Parkinson’s disease is a progressive condition whereby the signals communicated between the brain and nervous system are disrupted. This causes a number of impairments, many of which relate to movement. The symptoms are often subtle at first but become quite pronounced as the condition advances. Occasionally there may be early warning signs of the condition found not in movement but in the mouth instead. If you experience any of these nine mouth signs it could mean you may be at risk.
According to the charity, Parkinson’s can cause the muscles in a person’s jaw and face to be less efficient, which affects the control they have over chewing and swallowing.
“Less efficient muscles may also reduce the tightness that you have when closing your lips, making it hard to swallow,” said the health body.
Parkinson’s can also cause problems with tongue muscles.
As the charity explained: “The tongue is important in swallowing. We use it to move food around and push it to the back of the mouth to trigger the swallowing reflexes. Parkinson’s can also impair the reflexes that protect our windpipe from food and drink.”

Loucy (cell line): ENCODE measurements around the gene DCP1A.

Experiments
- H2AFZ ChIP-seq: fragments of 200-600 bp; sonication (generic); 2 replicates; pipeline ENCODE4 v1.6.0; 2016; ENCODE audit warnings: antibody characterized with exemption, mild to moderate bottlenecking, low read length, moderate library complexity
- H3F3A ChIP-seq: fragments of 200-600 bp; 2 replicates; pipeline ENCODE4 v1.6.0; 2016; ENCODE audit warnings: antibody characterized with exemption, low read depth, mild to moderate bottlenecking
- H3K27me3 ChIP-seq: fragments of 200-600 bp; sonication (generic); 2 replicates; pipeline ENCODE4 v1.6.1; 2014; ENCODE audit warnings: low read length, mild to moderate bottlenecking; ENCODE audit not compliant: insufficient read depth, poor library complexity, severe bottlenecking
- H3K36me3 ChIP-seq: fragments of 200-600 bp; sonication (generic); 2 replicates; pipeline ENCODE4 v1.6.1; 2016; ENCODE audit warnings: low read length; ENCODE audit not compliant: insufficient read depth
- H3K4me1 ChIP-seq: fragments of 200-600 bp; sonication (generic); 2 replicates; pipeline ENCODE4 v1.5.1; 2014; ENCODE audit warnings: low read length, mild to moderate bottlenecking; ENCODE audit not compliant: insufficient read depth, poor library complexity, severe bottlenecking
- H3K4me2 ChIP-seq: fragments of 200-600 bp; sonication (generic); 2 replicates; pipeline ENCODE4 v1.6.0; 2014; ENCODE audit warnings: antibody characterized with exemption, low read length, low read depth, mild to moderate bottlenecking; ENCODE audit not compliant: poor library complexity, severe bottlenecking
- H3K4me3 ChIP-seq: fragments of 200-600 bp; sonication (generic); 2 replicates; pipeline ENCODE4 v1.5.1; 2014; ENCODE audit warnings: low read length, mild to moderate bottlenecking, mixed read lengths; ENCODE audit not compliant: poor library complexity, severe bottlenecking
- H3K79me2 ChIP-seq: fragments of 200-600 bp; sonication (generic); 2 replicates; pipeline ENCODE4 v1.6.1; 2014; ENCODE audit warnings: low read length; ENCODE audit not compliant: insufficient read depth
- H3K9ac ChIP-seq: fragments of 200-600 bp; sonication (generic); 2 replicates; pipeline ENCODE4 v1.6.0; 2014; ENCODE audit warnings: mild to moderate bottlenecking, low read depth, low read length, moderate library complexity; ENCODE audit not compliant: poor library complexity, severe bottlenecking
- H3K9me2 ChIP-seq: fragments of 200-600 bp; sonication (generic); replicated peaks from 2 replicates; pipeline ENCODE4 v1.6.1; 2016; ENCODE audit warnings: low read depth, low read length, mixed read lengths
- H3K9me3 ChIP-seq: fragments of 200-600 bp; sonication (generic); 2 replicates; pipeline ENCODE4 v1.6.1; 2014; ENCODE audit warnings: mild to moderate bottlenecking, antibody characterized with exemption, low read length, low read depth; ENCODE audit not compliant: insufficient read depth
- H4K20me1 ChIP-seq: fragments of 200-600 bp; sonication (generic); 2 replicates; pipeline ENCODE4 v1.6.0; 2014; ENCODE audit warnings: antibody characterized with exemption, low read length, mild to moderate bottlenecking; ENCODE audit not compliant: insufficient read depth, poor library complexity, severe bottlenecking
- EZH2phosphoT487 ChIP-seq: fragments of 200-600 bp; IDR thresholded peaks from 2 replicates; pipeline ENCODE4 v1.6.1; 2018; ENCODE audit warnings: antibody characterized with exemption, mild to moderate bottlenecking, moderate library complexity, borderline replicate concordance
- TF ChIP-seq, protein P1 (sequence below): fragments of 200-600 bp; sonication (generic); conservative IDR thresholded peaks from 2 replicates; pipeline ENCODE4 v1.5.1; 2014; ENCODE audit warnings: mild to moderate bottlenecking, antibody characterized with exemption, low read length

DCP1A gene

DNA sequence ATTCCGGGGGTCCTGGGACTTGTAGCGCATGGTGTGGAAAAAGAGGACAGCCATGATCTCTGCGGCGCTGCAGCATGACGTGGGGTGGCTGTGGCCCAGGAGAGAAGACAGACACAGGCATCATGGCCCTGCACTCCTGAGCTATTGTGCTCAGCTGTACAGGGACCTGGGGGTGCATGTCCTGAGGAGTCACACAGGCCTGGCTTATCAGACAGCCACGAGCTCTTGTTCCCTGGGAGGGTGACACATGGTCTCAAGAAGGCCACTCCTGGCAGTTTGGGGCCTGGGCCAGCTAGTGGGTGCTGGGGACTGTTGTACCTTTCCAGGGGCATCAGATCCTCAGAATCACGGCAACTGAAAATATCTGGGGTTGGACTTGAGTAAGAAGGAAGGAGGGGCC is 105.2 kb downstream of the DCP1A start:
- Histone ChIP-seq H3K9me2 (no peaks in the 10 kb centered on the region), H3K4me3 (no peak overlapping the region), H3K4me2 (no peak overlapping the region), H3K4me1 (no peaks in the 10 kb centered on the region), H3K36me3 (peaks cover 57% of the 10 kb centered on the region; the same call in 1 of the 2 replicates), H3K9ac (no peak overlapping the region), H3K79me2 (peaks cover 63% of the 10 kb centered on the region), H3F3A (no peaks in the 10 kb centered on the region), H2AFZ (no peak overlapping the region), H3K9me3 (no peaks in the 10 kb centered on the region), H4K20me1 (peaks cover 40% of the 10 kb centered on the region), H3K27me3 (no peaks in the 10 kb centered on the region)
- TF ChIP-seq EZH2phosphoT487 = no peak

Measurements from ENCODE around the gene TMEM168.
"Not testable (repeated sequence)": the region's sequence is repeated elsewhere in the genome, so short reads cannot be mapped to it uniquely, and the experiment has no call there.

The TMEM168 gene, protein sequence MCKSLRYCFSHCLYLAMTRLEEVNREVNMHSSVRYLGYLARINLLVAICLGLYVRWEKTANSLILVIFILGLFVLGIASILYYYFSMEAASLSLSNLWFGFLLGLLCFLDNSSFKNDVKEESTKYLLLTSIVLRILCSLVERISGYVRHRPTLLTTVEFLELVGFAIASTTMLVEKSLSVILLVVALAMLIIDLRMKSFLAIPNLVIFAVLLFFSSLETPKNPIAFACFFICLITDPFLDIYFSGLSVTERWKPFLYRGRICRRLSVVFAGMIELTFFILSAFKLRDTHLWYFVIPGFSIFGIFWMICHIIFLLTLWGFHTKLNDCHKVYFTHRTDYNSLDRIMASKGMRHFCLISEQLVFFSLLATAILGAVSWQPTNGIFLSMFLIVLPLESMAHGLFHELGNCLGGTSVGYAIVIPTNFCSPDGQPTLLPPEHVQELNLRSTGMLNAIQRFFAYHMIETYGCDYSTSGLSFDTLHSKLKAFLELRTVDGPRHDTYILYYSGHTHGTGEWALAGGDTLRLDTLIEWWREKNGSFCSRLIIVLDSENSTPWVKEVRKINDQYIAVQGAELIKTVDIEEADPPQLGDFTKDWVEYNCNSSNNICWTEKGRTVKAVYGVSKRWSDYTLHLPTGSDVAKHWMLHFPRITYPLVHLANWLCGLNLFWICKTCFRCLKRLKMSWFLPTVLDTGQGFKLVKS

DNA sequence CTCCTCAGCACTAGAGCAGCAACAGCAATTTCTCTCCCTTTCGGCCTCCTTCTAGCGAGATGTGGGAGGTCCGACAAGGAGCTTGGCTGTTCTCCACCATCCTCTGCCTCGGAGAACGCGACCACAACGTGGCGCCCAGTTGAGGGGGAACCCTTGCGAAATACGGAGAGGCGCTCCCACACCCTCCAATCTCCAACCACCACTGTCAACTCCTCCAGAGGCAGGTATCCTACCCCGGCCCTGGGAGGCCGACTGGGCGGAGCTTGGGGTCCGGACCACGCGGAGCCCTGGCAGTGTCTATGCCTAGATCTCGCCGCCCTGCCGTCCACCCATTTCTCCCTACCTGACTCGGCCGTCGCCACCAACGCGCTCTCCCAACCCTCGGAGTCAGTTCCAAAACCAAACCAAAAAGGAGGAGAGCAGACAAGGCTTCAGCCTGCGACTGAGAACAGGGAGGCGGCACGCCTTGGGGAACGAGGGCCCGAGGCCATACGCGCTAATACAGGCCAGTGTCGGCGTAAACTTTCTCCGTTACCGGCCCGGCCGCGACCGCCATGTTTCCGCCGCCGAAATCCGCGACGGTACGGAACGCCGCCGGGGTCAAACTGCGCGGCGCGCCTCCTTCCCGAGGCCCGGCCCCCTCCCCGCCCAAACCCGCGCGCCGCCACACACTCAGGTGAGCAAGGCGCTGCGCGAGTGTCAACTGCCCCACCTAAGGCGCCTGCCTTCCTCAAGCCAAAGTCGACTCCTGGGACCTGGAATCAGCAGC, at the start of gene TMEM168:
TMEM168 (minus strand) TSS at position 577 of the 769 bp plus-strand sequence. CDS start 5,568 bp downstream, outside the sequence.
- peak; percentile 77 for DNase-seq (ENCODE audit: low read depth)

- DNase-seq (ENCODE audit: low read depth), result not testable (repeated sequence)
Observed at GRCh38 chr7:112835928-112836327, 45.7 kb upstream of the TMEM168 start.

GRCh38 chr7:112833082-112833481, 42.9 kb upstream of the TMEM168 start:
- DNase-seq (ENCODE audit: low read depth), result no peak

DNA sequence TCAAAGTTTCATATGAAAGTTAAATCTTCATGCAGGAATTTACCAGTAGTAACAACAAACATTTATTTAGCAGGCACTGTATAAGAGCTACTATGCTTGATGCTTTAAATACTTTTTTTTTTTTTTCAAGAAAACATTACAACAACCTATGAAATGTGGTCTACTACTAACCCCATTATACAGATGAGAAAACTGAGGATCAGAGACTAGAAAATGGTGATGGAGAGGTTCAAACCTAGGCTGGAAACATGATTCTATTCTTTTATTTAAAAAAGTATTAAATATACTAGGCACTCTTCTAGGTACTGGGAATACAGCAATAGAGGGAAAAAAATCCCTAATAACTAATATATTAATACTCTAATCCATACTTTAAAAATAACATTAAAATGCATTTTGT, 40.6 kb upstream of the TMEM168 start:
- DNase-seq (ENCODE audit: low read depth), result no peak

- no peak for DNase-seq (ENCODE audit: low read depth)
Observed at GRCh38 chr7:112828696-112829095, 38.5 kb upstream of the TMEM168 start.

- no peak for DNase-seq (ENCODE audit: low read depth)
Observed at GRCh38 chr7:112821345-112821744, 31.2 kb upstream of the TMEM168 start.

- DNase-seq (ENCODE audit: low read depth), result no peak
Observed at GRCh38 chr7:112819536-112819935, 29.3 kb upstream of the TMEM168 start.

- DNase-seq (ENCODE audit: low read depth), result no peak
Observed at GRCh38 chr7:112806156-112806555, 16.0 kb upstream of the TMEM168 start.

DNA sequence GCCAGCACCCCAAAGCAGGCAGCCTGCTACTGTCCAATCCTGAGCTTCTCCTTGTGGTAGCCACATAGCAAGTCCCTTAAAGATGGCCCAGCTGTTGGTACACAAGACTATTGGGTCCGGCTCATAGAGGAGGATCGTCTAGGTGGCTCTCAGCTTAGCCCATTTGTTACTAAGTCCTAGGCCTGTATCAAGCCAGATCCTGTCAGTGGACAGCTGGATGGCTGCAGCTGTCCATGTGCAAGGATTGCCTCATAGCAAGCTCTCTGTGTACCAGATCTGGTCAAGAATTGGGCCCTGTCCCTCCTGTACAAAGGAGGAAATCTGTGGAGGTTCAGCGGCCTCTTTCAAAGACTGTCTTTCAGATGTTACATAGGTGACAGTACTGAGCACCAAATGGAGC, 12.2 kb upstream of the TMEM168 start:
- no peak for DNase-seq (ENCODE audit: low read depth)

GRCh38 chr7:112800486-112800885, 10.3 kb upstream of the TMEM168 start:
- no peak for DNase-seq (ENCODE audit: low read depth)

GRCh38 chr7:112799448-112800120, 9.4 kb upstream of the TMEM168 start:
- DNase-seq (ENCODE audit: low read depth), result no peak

Drooling is common for people with Parkinson’s and they may experience this because they cannot swallow as well as others.
Drooling happens if you swallow less because saliva pools in your mouth and may overflow from the corners of your mouth, added Parkinson’s UK.
They continued: “Drooling can lead to a sore mouth and your posture might make it worse.
“Those who have a stooped, head-down position can find it hard to seal their lips.
“This can make it harder to control saliva flowing from the mouth.
“So, it’s important to speak to your health professional for the right help and support.”
“See your GP if you’re concerned you may have symptoms of Parkinson’s disease,” advises the NHS.
It is important to alert your GP sooner rather than later as evidence shows you can slow down its progression by making healthy lifestyle choices.
Exercise is one of the most effective measures you can take to delay its progression.
According to the Parkinson’s Foundation (PF), exercise can assist in maintaining balance, mobility and daily living activities, along with a potential “neuroprotective” effect.
In fact, there is a growing consensus among researchers about the short and long-term benefits of exercise for people with Parkinson’s.
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